On a steamy Sunday afternoon during Dominica’s dry season, Jenny and I headed to the mountains for a little
change of scenery. But this time, we did not don our hiking boots. Instead, we walked down a shady lane on the edge of the rainforest to spend some time appreciating the eclectic art works in the gallery of renowned sculptor, Roger Burnett.
While I had visited Roger’s gallery several years ago, I was eager to refresh my memory about his past works and see what he had created in the mean time. Jenny, a volunteer with Dominica’s Mountain Chicken Frog Project is an art aficionada as well, and it was actually she who expressed initial interest in viewing the Sculpture Studio. When Roger recently distributed a flyer announcing his exhibition of “50 years of capturing Caribbean people and places” in over 150 paintings, sketches and sculptures, I immediately decided that I couldn’t wait a moment longer to pay him a visit!
I had called ahead and booked our appointment, so that when we promptly arrived at 2 p.m., Roger was there to greet us at the door. We didn’t even have to ring the bell! The first thing that struck me as he took us through the breeze-way on the way to the gallery, was his effervescent and passionate enthusiasm about art and creating it from real life. His zest for his work infected us with an immediate admiration for this profound devotion to his craft. We were instantly transfixed with Roger’s spellbinding stories about how his creations came into being. I kept telling him that I wished I had brought my voice recorder – to which he replied that probably would have reduced his spontaneity!
However, I did tell him I would be writing a blog post about my visit with him and his studio. That is when he clearly informed me that he had difficulty with the word ‘blog’, and instead referred to such personal writings as a ‘diary’. I certainly respect his opinion, and I guess I could use the two words interchangeably, in my case. But if you’d like to take a look at Roger’s personal writings, which disclose considerable background about his fascinating life, as well as details about his art, you must click right here.
The lively septuagenarian told us that he was, at that time, more occupied with the mechanical side of his artistic capabilities.When it came to be known in Dominica that he could repair different kinds of machines, he was highly sought after for that additional talent. He comes by that aptitude honestly, as he began his career in engineering design, which then naturally morphed into artistic design.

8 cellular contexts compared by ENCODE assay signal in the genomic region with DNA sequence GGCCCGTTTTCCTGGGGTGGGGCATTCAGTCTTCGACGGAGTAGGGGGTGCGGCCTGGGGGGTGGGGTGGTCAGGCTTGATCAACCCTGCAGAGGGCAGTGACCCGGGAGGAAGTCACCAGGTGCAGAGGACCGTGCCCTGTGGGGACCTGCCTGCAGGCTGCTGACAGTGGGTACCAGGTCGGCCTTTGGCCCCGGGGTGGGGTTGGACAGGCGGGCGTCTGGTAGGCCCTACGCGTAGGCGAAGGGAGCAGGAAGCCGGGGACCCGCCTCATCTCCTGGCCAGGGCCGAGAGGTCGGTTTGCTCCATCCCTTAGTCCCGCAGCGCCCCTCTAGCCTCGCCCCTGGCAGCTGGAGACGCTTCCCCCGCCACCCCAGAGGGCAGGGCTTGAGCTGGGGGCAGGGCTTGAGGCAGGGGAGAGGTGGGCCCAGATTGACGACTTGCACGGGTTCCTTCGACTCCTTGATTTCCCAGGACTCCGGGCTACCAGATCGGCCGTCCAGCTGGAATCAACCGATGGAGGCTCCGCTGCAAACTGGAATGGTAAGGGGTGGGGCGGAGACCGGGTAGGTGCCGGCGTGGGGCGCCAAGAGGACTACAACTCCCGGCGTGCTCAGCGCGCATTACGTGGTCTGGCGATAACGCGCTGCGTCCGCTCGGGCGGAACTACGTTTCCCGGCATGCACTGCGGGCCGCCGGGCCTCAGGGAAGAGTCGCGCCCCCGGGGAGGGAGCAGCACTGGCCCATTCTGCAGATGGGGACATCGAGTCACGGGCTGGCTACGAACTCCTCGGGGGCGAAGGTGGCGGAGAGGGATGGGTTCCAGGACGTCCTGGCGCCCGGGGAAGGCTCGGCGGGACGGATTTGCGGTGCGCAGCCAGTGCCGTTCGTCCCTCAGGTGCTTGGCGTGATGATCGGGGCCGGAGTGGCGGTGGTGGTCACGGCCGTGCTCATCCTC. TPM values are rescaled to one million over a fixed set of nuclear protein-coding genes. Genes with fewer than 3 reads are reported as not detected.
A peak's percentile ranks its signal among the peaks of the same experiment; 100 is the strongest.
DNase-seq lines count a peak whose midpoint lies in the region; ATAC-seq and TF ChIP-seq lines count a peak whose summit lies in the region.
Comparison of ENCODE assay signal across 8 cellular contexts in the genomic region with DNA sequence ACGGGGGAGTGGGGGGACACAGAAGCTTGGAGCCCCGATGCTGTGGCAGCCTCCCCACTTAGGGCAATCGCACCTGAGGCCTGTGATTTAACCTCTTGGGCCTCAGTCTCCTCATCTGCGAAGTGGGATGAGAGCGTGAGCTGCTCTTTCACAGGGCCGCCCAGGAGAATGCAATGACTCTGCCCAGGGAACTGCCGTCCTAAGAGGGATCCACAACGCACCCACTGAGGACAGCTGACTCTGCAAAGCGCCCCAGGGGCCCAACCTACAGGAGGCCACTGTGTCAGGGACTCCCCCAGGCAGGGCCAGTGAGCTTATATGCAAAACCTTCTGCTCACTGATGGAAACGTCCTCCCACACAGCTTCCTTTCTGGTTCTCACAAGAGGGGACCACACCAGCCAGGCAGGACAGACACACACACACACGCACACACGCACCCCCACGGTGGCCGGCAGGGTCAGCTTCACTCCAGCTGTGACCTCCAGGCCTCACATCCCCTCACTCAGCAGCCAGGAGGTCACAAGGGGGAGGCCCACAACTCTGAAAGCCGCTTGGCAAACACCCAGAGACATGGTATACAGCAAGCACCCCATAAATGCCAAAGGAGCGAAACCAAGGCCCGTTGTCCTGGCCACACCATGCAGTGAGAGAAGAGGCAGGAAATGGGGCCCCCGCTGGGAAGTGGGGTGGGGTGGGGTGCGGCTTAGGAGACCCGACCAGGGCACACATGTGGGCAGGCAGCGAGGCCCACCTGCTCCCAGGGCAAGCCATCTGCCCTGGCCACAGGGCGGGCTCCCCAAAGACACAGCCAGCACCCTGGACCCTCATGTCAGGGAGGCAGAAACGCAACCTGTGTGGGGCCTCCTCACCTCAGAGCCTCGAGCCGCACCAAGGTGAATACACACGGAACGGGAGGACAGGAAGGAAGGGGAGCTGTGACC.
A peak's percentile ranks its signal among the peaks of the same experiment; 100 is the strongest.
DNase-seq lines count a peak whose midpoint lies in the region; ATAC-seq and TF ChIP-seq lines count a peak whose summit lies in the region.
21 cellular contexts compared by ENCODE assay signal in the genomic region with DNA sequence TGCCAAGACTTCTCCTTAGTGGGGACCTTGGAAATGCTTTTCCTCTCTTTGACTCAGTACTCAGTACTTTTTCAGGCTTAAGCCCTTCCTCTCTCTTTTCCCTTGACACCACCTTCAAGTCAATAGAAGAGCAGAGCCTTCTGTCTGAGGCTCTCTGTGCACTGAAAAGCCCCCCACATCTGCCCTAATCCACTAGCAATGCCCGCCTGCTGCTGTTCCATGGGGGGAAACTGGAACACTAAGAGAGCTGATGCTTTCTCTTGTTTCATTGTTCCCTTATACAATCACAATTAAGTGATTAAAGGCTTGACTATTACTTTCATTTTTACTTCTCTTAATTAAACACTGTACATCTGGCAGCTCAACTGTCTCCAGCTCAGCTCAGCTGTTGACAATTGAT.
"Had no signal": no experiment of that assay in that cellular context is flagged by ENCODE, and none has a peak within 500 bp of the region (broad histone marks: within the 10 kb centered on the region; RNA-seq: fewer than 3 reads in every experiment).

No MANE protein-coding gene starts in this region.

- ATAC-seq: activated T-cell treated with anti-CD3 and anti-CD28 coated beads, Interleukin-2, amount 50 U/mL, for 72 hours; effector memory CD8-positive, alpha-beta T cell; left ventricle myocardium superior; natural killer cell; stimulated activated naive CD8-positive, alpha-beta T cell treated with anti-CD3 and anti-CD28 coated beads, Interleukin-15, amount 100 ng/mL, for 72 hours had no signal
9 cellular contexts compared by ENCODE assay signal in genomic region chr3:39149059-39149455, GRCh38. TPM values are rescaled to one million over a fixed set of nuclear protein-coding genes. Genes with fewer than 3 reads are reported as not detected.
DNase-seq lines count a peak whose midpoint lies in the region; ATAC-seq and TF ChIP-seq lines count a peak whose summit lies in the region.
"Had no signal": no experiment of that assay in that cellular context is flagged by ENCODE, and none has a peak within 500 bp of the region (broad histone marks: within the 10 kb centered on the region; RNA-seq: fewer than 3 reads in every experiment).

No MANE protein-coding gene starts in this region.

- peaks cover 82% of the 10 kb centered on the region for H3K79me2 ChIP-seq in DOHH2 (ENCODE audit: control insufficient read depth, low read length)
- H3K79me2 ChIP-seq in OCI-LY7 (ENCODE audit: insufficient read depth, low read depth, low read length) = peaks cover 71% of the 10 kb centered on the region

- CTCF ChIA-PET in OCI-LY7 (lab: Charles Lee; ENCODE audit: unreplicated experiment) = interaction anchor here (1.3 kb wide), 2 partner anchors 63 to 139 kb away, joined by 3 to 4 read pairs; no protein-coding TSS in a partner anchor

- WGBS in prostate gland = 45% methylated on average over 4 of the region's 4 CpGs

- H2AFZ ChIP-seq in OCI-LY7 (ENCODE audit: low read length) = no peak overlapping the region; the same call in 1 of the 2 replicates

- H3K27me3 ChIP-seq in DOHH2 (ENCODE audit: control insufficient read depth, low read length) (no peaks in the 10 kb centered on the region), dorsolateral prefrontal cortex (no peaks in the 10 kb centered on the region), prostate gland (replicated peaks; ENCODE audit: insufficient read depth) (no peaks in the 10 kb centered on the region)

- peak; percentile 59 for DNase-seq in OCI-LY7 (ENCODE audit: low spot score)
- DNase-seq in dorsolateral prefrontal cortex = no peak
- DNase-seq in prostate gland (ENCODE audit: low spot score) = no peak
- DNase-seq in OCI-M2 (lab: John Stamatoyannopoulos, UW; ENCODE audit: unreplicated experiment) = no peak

Roger and his wife Denise, who is originally from Grenada, relocated to Dominica from England about 10 years ago. The British expatriate had spent
considerable time in the Caribbean over a span of 50 years, and had always been captivated by the beauty of the West Indies and its people. Therefore, he commenced expressing his love for these tropical countries at a young age through his creative abilities. Unsurprisingly, his closest companion, Denise has often been the subject of his sculptures and paintings. As well, he has sculpted from other life models, both in Dominica and the U.K. For Roger, it’s got to be the real thing. No imitations, such as photos, for his creations!
As I studied the busts and bodies of those who had ‘modeled’ for him, I gained further insight into the beauty of the human form. It made we realize that we
should celebrate our uniqueness and differences, as I believe that the Almighty Creator would want us to do so.
I was further astonished when Roger showed us a sketch that he had created in five minutes for a group of students. When he was asked how he could possibly do that in such a short time, he replied that it had taken him 50 years to be able to do that now!
His water-colours have a dreamy island feel, and I was drawn to them as they evoked feelings of tranquility in me. I could easily identify with the tropical hues in blues and greens, which made me think of the relaxed Caribbean way-of-life.
At the end of our two-hour session, my mind was filled with sensory delights, both visual and auditory, from seeing and hearing about Roger’s interpretation and adoration of all forms of natural beauty in the West Indies.
But I would be remiss if I did not mention that Roger is very desirous of sharing and teaching his knowledge to others who have an aptitude in this artistic genre. While the students have been slow to emerge, he is encouraged and delighted to be able to inspire or motivate even one potential artist. In the mean time, he continues with his mechanical projects while he formulates his next artistic plan.
I feel particularly proud to report that the morning after our visit, I received this response to my thank-you email, from Roger:
“Likewise, my thanks to you and Jenny. I really enjoyed having you along. And you know what, I think you brought me some good luck, for this morning I started work with an inspirational new model. I’ll keep you in touch with progress.”
Roger, there is no doubt that you definitely work from life, for life! I look forward to viewing your next creation.
To get in touch with Sculptor Roger Burnett at the Antrim Valley Sculpture Studio and Art Gallery in Dominica, call or email, as follows:
Telephone: (767) 449-2550; Text: (767) 225-5470/615-5010; Email: firstname.lastname@example.org